In 2013, Udemy has already signed up some interesting instructors to help teach, including Lean Startups author Eric Ries, Photoshop educator David Cross, photographer Don Giannatti, Mixergy founder Andrew Warner, yoga instructor Dashama Konah, #DOMINATEFUND managing partner Ben Parr, the Founder Institute, social media strategist Damien Franco, I Will Teach You To Be Rich author Ramit Sethi, Clarity founder Dan Martell, Contently’s Director of Community Erica Swallow, and dozens of other professionals.

Photo credit: PHILIPPE HUGUEN/AFP/Getty Images

The Empowered Homebuyer: Choose Your Agent … Then Lay Down the Law

The Empowered BuyerChoose Your Agent … Then Lay Down the Lawreal estate law

By Eric Peter Hoffman

EHoffmanNJ@gmail.com

Prospective homebuyers often seek to work with real estate agents before they begin searching for homes. As the name suggests, a buyer’s agent speaks for the buyer and will arrange for the buyer to have their goals met at all stages of the transaction. Even though that sounds straightforward enough, buyers and dealers now and then are confounded by the relationships that exist between the land agent, the buyer and the seller. To help provide some clarity for homebuyers, some states have passed laws that mandate what agreement between the agent and the purchaser must contain in order to be considered valid.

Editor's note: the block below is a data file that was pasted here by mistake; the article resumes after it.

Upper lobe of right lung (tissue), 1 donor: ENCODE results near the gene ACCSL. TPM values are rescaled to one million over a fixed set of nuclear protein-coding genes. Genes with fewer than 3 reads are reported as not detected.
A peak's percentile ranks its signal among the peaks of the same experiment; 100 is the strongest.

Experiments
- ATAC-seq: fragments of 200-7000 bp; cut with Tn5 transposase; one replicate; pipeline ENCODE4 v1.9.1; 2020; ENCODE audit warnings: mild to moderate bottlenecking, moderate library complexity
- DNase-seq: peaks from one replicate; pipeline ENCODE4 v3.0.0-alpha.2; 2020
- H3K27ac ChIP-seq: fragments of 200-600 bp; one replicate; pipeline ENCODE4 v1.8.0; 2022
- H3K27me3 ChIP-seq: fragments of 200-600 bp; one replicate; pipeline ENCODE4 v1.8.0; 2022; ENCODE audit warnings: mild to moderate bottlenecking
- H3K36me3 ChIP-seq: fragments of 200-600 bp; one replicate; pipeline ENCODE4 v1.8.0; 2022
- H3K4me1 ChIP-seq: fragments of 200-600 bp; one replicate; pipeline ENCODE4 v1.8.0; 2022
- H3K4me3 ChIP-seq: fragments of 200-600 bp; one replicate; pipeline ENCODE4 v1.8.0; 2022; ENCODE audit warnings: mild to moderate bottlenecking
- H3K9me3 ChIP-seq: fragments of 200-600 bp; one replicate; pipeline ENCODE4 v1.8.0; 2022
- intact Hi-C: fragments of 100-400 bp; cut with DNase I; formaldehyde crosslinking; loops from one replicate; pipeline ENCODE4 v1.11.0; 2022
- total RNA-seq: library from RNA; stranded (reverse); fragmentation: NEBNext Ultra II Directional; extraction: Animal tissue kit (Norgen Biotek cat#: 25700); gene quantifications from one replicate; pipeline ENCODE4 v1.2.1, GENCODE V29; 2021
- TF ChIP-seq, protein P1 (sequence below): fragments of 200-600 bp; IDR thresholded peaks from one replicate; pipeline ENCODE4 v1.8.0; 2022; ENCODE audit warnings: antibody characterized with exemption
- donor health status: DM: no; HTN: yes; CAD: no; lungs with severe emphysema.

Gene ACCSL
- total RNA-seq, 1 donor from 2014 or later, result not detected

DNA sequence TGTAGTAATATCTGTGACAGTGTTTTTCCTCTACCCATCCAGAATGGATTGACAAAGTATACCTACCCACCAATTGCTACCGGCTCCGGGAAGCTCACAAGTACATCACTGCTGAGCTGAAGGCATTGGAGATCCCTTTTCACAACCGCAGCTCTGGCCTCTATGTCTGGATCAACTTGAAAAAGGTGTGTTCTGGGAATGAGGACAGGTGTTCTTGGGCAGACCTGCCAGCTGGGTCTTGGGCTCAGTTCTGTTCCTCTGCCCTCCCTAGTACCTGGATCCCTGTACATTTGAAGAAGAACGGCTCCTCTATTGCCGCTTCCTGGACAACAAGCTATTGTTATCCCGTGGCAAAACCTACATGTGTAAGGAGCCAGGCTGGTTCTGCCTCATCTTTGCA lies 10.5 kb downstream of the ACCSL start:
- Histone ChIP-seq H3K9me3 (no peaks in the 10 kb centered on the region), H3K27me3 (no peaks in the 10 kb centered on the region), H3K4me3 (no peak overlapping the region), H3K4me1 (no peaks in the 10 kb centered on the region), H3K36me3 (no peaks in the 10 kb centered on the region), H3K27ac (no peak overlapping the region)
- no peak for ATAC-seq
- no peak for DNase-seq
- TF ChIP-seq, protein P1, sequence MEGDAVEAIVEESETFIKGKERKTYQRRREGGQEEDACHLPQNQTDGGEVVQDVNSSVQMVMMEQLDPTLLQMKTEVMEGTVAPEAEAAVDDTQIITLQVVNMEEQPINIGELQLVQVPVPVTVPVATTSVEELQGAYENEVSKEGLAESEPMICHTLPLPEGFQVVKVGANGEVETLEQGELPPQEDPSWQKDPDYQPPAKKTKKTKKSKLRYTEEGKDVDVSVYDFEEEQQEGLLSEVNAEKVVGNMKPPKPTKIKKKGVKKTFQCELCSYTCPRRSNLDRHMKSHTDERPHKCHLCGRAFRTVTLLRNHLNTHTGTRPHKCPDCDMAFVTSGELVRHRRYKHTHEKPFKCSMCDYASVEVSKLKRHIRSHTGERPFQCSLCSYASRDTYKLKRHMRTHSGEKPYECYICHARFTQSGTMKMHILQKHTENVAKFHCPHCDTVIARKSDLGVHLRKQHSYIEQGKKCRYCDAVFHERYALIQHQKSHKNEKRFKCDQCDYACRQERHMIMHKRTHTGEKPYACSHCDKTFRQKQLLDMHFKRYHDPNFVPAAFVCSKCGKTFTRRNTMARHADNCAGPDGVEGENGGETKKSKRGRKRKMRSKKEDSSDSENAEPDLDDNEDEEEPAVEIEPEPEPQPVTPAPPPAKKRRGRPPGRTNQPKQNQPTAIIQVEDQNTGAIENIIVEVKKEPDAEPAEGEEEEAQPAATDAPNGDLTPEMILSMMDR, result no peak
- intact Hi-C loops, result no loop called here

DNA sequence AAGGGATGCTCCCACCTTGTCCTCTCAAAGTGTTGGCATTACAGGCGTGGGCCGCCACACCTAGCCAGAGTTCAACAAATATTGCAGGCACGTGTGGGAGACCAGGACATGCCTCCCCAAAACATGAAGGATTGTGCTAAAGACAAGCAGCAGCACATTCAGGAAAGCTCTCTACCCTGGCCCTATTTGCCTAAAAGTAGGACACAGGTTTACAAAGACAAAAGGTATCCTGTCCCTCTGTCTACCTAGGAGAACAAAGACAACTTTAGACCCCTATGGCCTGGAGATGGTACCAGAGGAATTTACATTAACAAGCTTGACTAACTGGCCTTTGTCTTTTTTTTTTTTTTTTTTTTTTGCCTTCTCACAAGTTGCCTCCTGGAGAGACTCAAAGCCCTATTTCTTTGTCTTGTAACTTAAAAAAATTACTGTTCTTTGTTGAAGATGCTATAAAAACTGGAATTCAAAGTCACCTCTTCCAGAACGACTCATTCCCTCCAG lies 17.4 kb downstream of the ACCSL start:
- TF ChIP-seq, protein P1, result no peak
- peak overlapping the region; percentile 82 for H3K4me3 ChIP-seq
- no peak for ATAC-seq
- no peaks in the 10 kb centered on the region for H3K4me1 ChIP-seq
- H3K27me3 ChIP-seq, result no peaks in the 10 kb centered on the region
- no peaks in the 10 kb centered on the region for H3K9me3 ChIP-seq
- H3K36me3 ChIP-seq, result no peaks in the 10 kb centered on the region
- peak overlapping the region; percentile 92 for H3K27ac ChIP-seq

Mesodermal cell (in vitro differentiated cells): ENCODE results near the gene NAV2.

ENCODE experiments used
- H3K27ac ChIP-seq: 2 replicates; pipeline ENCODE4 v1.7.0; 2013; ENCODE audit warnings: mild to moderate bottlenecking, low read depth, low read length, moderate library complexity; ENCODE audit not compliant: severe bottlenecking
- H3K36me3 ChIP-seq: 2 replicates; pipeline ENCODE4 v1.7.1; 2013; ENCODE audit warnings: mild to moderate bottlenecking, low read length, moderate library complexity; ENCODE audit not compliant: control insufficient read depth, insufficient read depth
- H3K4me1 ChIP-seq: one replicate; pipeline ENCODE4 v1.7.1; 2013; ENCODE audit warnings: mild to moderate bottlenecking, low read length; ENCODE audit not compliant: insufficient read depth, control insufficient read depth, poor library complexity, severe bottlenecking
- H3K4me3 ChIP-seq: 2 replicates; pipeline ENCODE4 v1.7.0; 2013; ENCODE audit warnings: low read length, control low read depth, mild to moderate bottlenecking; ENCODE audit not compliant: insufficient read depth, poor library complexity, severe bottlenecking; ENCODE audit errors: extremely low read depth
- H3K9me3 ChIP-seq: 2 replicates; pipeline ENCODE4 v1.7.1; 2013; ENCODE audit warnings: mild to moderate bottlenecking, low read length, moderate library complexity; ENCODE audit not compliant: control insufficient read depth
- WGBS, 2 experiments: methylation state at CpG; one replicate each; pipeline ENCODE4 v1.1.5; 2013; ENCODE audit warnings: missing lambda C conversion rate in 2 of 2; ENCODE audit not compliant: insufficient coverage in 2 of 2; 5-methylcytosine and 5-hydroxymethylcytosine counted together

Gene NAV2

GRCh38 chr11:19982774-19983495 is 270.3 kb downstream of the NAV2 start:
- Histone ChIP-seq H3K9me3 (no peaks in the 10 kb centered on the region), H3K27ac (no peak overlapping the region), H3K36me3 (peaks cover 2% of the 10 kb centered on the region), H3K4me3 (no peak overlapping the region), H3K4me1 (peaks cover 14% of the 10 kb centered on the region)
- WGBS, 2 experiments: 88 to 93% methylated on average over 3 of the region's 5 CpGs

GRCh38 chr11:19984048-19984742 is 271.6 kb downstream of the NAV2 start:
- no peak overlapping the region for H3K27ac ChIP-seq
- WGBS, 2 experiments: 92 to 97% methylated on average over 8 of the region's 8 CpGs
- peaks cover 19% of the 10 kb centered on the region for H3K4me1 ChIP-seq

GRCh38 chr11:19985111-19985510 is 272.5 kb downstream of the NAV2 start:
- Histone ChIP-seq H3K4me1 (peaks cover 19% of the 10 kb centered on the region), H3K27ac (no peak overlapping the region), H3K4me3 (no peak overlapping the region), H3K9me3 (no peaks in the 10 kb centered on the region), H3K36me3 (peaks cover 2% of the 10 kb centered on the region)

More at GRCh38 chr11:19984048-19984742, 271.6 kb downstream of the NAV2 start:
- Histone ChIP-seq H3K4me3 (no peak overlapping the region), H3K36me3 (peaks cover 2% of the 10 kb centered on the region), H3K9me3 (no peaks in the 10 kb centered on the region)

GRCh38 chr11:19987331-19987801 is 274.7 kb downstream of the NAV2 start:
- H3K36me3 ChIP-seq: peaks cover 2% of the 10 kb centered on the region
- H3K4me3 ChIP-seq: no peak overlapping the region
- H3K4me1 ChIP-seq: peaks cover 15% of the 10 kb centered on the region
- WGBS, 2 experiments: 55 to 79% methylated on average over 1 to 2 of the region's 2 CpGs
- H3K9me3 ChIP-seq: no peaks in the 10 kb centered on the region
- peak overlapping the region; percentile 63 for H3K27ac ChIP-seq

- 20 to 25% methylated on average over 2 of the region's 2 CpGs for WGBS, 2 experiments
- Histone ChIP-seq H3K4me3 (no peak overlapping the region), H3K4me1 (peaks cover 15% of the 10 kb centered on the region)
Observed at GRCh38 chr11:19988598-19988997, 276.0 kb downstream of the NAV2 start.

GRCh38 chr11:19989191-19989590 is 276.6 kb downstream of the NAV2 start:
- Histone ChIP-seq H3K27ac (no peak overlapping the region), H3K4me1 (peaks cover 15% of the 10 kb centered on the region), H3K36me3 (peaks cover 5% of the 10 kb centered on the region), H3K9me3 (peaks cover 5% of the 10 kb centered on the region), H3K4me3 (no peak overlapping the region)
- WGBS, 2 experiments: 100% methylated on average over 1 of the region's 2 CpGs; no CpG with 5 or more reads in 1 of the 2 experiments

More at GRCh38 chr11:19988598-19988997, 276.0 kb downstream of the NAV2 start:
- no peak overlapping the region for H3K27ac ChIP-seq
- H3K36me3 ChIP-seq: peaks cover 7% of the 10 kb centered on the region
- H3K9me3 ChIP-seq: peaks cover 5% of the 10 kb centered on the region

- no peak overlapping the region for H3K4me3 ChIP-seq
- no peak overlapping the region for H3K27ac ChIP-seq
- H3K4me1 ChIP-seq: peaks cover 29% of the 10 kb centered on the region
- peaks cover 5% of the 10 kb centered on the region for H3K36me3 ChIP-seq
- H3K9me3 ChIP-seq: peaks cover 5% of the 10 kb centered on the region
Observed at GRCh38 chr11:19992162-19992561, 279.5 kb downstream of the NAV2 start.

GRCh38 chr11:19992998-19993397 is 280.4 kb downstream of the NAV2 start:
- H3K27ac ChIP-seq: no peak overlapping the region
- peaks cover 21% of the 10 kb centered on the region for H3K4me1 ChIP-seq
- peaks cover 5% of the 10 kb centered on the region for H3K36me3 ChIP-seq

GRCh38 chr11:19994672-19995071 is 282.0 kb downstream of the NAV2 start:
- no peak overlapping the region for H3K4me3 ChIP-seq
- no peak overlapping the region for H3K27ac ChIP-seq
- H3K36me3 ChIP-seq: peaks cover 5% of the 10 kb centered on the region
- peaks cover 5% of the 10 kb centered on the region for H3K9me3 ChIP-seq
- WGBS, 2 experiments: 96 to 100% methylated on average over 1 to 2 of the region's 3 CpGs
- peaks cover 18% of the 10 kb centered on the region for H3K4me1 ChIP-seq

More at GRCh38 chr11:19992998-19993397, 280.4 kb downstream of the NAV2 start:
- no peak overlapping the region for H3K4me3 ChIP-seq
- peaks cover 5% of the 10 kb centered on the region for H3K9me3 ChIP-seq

One example is in Virginia where buyers are not required to work with agents and can negotiate the terms of agreements with their agents. A successful practice has been to agree to a one-day contract with an agent so that a buyer can “try out” the agent, who will disclose listings to the buyer in the hopes of winning a chance to sign another agreement for a longer term.

Kelly Normand, a copartner representative with Century 21, explained some of the challenges facing buyers in Virginia. Virginia is a caveat emptor state, so purchasers without representation are left to do research without any outside help.

John Lesniewski, with Re/Max United Real Estate, stated that Maryland agents must present an information packet called “Understanding Whom an Agent Represents” to potential customers, yet purchasers are not required to sign full agreements.

Confusion can also arise in instances of double agency, when one agent speaks for both the buyer and the seller. A double agency scenario can come up when an agent has a listing and then works with a purchaser who is interested in making an offer on that same listing.